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The Scoop
August 20, 2012

Pakistan’s blasphemy laws and mob violence continue to threaten religious minorities

Emily Dyer

Religious minorities in Pakistan continue to live in fear under the country’s controversial blasphemy laws and mob violence. The latest victim is an 11-year-old Christian girl with Down’s syndrome, who could face the death penalty under Pakistan’s blasphemy laws.

Dr Paul Bhatti, Pakistan’s minister for National Harmony, said that the police were at first reluctant to arrest the young girl, known as Rishma, after ‘she was found carrying a waste bag which also had pages of the Koran’. However they eventually gave way to pressure last Thursday from a large mob of local people who were threatening to burn down the homes of Christians. These threats have driven more than 600 to flee from that Christian neighbourhood. Pakistan’s controversial blasphemy laws provide penalties ranging from a life sentence for desecrating the Koran to the death penalty.

Rishma is the latest of a long line of victims amongst religious minorities and opponents of the blasphemy laws. Those accused of blasphemy are often put in solitary confinement to protect them from harassment, threats, violent attacks and murder by other inmates and guards. Even those acquitted of blasphemy have no choice but to go into hiding or flee Pakistan.

Many politicians pushing for change in the law have been targeted, and often killed, by violent mobs. Punjab Governor Salman Taseer, a member of the Pakistan People’s Party, was murdered after speaking out in support of a Christian woman, Aasia Noreen who was sentenced to death under Pakistan’s blasphemy law. Two months later, Pakistan’s minister for minority affairs, Shahbaz Bhatti, was shot dead after calling for the repeal of the blasphemy law. He died just several weeks after saying, having received a series of death threats, that he was prepared to die for his beliefs.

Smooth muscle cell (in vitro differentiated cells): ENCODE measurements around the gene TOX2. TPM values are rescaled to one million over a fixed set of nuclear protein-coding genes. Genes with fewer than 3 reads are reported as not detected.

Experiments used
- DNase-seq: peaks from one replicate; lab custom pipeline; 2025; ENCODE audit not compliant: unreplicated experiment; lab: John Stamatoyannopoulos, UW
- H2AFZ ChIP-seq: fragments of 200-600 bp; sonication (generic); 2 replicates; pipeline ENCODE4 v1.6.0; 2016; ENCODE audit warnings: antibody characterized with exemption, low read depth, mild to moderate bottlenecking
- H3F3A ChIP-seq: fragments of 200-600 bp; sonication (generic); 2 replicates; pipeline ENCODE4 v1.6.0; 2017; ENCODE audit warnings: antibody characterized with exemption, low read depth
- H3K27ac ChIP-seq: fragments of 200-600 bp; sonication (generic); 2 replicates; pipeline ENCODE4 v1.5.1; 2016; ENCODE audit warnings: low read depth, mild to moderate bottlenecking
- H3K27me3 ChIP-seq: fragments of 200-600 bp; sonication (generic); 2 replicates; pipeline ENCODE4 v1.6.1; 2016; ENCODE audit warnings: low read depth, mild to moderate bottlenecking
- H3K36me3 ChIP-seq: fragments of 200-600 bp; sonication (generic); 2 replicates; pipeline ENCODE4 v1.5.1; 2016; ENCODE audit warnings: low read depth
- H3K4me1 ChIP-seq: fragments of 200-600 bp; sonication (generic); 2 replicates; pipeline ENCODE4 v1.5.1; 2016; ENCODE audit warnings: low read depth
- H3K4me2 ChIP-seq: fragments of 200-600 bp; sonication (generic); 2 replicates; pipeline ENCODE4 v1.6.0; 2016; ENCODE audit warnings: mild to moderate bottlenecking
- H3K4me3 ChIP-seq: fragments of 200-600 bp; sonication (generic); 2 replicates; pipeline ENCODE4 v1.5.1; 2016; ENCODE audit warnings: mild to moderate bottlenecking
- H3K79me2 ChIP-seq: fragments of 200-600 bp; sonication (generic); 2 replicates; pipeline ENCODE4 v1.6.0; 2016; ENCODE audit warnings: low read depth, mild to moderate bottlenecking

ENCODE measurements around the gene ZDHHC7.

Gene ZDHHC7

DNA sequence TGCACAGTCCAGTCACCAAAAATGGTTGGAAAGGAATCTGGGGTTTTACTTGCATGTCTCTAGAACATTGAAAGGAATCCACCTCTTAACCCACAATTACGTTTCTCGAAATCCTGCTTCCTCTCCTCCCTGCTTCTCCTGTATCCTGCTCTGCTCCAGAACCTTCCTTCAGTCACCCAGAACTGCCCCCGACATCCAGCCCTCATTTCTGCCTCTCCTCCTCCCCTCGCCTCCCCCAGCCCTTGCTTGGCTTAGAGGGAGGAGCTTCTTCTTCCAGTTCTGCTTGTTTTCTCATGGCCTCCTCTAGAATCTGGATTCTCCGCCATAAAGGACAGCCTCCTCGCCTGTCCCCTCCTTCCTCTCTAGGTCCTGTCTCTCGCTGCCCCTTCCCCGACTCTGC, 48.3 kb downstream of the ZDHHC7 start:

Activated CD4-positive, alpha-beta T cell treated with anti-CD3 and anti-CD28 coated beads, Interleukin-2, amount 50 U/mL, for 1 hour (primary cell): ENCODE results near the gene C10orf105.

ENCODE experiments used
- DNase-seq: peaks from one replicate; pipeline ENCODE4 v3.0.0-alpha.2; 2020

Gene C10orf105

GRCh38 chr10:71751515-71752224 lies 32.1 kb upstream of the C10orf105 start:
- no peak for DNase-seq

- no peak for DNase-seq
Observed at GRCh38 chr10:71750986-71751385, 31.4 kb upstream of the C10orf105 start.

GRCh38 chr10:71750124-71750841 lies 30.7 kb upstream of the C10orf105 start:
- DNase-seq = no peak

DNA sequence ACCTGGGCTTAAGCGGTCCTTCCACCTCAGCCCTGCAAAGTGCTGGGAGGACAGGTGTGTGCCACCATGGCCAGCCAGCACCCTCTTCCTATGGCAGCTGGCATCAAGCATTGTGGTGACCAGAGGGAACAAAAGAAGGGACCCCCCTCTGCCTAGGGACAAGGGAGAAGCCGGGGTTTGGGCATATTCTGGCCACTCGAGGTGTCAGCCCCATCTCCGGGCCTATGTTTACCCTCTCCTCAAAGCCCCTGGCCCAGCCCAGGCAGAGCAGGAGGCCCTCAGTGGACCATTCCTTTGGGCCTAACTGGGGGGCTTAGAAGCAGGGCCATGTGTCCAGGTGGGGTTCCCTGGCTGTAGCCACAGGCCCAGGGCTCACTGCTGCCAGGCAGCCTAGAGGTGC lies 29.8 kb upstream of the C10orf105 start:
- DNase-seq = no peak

In January 2011, Prime Minister Yousuf Raza Gilani reiterated that there would be no amendments to Pakistan’s blasphemy laws. However, President Asif Ali Zardari has called for an explanation as to why the young Christian girl was arrested for blasphemy.




Emily Dyer

About Emily Dyer

Emily joined the Henry Jackson Society as a researcher in January 2012. She is currently researching women’s rights in Egypt having recently co-authored Al-Qaeda in the United States: A Complete Analysis of Terrorism Offenses. Emily previously worked as a Higher Executive Officer for the Preventing Extremism Unit at the Department for Education, where she wrote several papers on extremism within educational settings. Beforehand she was based at the Policy Exchange think tank. Emily has written for a broad range of publications including The Observer, The Telegraph, The Huffington Post, City AM, The Atlantic, CTC Sentinel and Standpoint magazine, largely on women’s rights in the Middle East, extremism, and human rights. Emily studied International Relations from the University of Birmingham, where she produced a First class dissertation on Islamic feminism in Iran, and has travelled widely within Syria and Turkey.

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